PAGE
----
What’s Worth More to You – The Cost of Your Reputation or the Cost to Monitor Your Reputation?
Posted by Danny Brown | Jun,29 2012
A few weeks ago, Heather Whaling shared the story of Nationwide and how they responded to what could have been a very difficult situation.
While there was still come criticism about the response possibly being less “human” than it could have been from the various Nationwide accounts, it was still a great example of reacting quickly to douse potential flames.
It was also a great reminder that social media needn’t be scary for businesses worried about negative statements posted about them online (one of the biggest stumbling blocks for any business owner when it comes to social media).
This is especially true, given the low-cost entry to monitoring your brand and effectively responding to both criticism as well as praise. And yet companies still have a fear factor around social media – so how can they overcome that?
Cost of Involvement versus Cost of Silence
One of the early phrases that came out of social media’s ubiquity was “the conversation is happening whether you like it or not”.
This is probably one of the biggest reasons companies got scared to start with – talk about a statement to put the fear of God in you!
The thing is, it should be the complete opposite – conversations about brands have always happened. In the supermarket shopping with friends; over a beer in the local bar; chatting on the telephone; picking the kids up from school and talking with other parents.
These are the conversations brands should be afraid of, because they’re the ones they don’t get to see.
Social media, on the other hand, is so open and searchable that smart businesses can create searches based around their brand or products, and see exactly what’s being said; when it’s being said; and what the impact on the brand might be.
And it doesn’t need to break the bank, either, but can save the reputation of the brand in return, which has to worth any investment, no?
Consolidating to Keep Cost and Time Investment Down
Perhaps one of the bigger reasons that many businesses are still staying away from social media is due to the investment costs. Not just financial, but time investment too.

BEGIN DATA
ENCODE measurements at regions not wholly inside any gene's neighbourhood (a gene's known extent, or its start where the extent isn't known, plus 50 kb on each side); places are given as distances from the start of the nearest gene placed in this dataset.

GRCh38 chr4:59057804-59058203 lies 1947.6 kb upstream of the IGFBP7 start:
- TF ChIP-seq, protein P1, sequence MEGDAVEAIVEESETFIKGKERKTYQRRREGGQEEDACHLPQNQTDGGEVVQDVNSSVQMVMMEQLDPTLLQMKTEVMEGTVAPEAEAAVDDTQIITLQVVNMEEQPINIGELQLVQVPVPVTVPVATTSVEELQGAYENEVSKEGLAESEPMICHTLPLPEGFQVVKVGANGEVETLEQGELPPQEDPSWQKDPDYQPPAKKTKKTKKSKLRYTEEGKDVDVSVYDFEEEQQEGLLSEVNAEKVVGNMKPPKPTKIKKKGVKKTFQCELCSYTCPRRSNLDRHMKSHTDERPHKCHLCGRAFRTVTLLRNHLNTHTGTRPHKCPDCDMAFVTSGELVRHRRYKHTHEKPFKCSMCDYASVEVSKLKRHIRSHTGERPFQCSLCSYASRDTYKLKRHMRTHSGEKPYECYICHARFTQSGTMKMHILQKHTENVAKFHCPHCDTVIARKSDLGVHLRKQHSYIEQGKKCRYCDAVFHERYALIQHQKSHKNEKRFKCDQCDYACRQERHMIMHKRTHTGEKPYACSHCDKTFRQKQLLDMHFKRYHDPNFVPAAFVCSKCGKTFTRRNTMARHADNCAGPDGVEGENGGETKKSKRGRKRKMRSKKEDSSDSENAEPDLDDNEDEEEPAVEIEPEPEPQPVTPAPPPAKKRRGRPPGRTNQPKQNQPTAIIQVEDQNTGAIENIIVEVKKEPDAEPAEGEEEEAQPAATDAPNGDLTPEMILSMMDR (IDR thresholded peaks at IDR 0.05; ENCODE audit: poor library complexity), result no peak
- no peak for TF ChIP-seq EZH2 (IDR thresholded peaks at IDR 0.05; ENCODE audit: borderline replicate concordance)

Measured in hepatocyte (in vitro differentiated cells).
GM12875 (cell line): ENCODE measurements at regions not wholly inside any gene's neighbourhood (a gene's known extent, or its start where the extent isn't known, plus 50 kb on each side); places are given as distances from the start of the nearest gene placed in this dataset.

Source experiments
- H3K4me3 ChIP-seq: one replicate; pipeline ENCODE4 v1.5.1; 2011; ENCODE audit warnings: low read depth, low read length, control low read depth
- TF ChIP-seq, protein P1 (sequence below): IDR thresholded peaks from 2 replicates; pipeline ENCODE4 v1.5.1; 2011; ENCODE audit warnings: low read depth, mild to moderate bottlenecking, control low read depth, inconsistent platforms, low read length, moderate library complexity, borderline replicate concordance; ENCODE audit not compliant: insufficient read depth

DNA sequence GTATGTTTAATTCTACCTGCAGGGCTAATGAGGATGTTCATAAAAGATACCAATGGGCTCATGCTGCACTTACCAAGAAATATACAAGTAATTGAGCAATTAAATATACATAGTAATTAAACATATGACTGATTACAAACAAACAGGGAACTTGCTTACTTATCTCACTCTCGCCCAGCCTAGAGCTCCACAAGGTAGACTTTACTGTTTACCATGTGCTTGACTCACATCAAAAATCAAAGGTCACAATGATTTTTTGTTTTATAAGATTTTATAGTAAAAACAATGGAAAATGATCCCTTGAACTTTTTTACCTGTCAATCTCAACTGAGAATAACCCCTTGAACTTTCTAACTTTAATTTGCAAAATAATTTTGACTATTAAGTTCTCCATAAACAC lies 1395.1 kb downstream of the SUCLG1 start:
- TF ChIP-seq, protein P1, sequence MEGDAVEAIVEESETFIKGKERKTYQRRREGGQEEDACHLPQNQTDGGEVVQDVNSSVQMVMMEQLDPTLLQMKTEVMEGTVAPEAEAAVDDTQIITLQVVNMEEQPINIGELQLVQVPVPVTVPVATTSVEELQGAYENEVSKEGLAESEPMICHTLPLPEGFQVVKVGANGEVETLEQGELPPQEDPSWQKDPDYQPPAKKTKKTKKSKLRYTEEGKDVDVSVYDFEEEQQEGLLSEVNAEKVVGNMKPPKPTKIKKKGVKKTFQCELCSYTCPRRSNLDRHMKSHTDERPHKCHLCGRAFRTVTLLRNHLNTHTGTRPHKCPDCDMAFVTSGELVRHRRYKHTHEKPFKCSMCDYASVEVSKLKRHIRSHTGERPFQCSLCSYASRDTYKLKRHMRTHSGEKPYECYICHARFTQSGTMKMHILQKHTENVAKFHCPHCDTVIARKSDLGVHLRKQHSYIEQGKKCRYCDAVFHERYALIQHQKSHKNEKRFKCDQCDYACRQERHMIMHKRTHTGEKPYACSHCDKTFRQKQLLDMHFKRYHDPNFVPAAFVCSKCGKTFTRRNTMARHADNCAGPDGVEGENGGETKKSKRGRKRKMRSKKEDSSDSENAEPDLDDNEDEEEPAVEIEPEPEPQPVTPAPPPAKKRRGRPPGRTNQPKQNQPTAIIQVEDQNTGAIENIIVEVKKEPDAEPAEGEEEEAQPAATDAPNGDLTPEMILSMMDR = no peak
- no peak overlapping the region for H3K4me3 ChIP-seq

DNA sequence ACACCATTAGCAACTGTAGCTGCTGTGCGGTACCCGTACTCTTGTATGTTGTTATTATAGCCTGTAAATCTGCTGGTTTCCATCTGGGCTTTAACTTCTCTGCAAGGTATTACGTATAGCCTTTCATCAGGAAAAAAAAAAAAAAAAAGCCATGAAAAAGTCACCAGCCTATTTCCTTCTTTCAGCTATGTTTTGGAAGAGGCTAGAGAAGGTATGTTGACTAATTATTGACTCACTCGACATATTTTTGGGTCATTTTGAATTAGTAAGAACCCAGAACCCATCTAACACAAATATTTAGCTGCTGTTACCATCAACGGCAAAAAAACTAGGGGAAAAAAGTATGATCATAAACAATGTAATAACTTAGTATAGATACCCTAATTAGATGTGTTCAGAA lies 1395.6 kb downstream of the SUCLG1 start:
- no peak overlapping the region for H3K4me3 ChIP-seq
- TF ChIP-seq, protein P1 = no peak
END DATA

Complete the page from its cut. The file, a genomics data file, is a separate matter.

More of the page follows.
After all, while the tools – for the most part – may be free, it still costs money to set up a team (or monitor the platforms yourself). Add to that the fact you usually need to have multiple windows open to have all your networks covered, and it can become overpowering pretty quickly.
Yet it doesn’t need to be.
The rise of social media dashboards in the last couple of years have helped to consolidate several accounts into one area, which helps with the time suck factor.
Additionally, there have been great advances in the way online conversations are filtered, to ensure only the information you want is displayed, versus the blabber that may or may not be about you.
With social media dashboards, you can:
- Link multiple social media accounts to keep track off.
- Display full social feeds – Twitter, Facebook, etc. – to negate the need for separate windows for each account.
- Track sentiment – negative and positive – about your brand so you can respond quickly (like Nationwide did).
- Monitor keywords around your business, product and customer pain points to really connect with your consumers or users.
- Track analytics to see where business campaigns are working and where they need more work.
Once you have all that information, you can begin to take control of your brand’s perception again, and grab the advantage needed over your competitor to stay both competitive and effective.
Throw in a social media dashboard that not only gives you all of the above, but lets you create Facebook promotions and marketing videos from within the admin area, and you couldn’t ask for anything more.
Just as well there’s a dashboard that does that, eh?
About the Author: Danny Brown is the social sensei at Bonsai Interactive, a small and mighty team of technology, media and marketing nerds rocking the social web. His blog is featured in the AdAge Power 150 list as well as Canada’s Top 50 Marketing Blogs, and won the Hive Award for Best Social Media Blog at the 2010 South by South West festival. You can find Danny on Twitter, Facebook and LinkedIn.